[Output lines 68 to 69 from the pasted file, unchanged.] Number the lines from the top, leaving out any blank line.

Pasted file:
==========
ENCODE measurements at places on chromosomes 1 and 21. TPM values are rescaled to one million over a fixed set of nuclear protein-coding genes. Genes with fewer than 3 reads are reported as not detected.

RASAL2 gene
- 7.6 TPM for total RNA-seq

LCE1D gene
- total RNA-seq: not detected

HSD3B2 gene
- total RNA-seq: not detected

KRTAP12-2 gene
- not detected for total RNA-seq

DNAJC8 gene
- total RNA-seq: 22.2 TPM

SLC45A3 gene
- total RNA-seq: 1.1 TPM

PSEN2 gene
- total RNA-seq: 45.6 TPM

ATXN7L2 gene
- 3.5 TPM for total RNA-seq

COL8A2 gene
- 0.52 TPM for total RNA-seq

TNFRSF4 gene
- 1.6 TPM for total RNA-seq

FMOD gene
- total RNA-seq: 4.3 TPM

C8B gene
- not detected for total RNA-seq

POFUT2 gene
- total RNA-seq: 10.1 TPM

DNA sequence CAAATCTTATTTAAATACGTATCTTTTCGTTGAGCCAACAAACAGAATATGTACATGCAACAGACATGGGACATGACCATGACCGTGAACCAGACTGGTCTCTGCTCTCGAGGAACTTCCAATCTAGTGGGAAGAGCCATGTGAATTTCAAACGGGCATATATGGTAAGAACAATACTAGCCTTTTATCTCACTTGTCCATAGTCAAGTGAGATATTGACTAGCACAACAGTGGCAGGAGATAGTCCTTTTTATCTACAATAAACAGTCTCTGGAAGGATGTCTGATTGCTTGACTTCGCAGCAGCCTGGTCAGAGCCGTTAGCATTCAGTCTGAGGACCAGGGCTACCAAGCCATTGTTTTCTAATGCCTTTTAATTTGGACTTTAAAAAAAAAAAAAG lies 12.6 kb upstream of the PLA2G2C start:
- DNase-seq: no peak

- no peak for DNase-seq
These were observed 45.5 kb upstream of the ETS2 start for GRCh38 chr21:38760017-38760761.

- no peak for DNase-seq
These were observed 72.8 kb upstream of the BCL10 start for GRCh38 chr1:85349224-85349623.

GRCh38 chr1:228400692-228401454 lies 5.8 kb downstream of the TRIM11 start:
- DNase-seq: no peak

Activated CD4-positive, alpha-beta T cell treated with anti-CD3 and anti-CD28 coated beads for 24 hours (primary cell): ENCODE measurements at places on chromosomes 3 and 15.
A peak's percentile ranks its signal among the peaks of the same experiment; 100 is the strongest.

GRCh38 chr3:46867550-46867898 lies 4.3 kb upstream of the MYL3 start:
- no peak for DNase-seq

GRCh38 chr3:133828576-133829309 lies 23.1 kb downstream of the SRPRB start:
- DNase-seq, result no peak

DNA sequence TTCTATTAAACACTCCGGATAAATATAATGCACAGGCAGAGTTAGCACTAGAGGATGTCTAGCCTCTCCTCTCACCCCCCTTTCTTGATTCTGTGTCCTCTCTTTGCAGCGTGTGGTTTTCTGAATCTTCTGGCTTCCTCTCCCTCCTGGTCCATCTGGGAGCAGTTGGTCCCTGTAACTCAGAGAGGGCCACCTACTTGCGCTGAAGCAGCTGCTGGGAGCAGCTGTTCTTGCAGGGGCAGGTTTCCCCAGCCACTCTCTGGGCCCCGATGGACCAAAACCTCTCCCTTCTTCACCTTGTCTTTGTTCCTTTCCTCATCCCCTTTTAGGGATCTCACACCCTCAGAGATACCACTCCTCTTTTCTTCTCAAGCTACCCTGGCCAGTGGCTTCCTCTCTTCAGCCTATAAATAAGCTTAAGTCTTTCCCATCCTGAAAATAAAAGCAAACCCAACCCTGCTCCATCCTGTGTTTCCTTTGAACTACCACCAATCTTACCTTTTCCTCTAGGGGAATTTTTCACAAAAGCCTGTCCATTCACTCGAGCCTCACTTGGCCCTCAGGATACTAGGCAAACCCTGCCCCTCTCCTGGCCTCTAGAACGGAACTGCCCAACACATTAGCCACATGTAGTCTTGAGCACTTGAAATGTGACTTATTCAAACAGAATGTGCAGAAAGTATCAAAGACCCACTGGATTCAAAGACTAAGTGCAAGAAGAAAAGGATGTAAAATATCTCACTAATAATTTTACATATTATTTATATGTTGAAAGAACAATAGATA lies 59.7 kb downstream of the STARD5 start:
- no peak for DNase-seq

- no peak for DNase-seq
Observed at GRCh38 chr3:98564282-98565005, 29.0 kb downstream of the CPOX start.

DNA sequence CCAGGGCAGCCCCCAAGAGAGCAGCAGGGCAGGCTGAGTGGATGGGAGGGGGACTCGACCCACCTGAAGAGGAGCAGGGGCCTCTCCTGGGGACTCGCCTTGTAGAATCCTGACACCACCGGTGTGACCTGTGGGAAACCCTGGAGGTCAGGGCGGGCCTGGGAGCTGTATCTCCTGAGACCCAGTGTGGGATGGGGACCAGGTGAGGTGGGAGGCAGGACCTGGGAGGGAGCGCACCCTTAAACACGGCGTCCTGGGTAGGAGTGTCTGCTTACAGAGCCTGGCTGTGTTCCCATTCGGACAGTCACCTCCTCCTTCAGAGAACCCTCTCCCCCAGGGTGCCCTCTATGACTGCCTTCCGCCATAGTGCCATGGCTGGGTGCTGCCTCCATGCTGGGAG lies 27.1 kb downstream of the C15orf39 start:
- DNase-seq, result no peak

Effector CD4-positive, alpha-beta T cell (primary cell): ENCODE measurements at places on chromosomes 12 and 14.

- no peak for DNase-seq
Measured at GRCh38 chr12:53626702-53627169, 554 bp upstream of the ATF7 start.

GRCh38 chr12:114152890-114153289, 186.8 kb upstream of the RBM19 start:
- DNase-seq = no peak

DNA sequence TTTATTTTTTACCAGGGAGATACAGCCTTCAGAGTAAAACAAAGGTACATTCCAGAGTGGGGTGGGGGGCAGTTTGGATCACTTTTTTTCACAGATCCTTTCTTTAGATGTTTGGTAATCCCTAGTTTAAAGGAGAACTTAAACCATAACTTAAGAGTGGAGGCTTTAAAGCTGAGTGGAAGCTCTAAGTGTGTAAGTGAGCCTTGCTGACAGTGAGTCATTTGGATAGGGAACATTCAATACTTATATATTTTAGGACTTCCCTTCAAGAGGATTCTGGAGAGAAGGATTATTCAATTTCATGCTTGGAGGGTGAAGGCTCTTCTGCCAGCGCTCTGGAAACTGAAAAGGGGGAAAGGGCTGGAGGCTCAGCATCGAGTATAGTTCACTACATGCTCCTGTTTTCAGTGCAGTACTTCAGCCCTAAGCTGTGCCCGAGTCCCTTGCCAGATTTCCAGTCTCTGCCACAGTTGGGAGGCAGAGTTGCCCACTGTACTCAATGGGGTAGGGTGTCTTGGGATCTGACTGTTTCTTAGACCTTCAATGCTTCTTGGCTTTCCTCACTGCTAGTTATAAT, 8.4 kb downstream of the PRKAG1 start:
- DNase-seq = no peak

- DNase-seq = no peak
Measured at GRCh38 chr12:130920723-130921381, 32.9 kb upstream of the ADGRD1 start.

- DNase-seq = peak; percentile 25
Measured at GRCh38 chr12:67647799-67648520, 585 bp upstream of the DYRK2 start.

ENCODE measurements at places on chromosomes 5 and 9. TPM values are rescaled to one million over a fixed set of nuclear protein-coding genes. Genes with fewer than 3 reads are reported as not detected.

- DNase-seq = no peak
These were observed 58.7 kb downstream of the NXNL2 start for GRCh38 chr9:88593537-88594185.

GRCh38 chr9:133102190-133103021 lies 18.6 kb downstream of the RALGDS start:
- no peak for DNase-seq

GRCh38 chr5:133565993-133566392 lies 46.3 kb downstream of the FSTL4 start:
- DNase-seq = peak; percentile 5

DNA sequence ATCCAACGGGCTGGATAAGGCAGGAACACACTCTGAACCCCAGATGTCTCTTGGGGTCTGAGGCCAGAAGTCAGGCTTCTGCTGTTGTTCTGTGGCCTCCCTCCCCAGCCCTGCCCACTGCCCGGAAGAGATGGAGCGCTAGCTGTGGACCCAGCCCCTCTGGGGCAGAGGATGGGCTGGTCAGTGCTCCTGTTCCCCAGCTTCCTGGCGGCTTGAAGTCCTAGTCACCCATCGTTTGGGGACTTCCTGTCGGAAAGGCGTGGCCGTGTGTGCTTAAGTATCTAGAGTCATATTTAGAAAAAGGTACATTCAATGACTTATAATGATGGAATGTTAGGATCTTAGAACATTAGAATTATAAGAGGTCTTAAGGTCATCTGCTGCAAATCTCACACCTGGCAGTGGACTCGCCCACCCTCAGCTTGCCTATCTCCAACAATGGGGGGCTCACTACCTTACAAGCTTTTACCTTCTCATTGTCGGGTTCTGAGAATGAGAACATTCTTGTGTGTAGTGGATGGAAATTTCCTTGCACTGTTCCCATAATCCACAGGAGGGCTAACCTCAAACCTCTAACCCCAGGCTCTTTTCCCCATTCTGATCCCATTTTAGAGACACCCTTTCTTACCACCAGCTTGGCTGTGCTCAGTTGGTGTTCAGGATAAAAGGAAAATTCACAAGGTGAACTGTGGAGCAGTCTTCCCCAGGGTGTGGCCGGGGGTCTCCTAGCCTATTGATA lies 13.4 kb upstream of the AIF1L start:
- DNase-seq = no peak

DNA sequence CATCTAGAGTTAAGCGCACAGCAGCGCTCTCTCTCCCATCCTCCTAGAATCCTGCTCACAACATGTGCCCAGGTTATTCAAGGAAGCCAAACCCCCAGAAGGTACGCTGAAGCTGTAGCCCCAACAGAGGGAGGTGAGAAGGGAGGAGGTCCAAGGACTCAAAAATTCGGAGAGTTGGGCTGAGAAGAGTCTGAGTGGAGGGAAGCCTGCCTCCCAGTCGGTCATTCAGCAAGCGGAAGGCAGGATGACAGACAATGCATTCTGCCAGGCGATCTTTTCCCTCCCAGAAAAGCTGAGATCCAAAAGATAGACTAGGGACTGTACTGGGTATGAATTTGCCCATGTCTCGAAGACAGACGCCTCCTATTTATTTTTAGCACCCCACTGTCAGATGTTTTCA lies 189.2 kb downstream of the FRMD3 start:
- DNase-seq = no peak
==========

DNA sequence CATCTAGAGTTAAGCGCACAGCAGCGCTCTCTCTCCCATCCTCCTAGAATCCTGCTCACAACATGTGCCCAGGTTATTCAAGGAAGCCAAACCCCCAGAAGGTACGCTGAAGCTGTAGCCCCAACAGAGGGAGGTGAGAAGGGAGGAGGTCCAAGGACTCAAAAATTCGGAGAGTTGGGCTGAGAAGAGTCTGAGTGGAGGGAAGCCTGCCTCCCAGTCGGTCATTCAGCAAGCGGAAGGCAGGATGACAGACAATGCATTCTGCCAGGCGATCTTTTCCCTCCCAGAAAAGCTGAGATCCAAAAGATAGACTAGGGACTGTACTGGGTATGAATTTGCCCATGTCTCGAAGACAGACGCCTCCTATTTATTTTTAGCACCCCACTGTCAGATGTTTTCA lies 189.2 kb downstream of the FRMD3 start:
- DNase-seq = no peak